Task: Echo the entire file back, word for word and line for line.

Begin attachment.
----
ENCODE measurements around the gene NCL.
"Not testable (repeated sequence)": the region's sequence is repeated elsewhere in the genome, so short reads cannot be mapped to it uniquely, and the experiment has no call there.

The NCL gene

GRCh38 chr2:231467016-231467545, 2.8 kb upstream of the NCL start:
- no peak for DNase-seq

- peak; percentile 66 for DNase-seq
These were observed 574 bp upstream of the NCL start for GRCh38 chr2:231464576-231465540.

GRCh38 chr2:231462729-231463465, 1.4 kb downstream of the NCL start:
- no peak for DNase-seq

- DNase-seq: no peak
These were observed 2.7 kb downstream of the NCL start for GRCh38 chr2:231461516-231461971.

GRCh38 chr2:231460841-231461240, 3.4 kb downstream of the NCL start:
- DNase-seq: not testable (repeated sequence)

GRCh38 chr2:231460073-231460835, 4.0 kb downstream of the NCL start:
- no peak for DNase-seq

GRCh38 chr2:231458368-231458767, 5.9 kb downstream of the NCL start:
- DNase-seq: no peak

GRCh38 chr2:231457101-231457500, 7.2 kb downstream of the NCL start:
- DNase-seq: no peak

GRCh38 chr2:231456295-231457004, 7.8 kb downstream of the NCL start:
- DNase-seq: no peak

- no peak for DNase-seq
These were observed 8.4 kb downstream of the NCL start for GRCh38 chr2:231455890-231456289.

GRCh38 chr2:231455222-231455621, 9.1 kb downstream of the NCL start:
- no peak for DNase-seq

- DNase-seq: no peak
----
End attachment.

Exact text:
ENCODE measurements around the gene NCL.
"Not testable (repeated sequence)": the region's sequence is repeated elsewhere in the genome, so short reads cannot be mapped to it uniquely, and the experiment has no call there.

The NCL gene

GRCh38 chr2:231467016-231467545, 2.8 kb upstream of the NCL start:
- no peak for DNase-seq

- peak; percentile 66 for DNase-seq
These were observed 574 bp upstream of the NCL start for GRCh38 chr2:231464576-231465540.

GRCh38 chr2:231462729-231463465, 1.4 kb downstream of the NCL start:
- no peak for DNase-seq

- DNase-seq: no peak
These were observed 2.7 kb downstream of the NCL start for GRCh38 chr2:231461516-231461971.

GRCh38 chr2:231460841-231461240, 3.4 kb downstream of the NCL start:
- DNase-seq: not testable (repeated sequence)

GRCh38 chr2:231460073-231460835, 4.0 kb downstream of the NCL start:
- no peak for DNase-seq

GRCh38 chr2:231458368-231458767, 5.9 kb downstream of the NCL start:
- DNase-seq: no peak

GRCh38 chr2:231457101-231457500, 7.2 kb downstream of the NCL start:
- DNase-seq: no peak

GRCh38 chr2:231456295-231457004, 7.8 kb downstream of the NCL start:
- DNase-seq: no peak

- no peak for DNase-seq
These were observed 8.4 kb downstream of the NCL start for GRCh38 chr2:231455890-231456289.

GRCh38 chr2:231455222-231455621, 9.1 kb downstream of the NCL start:
- no peak for DNase-seq

- DNase-seq: no peak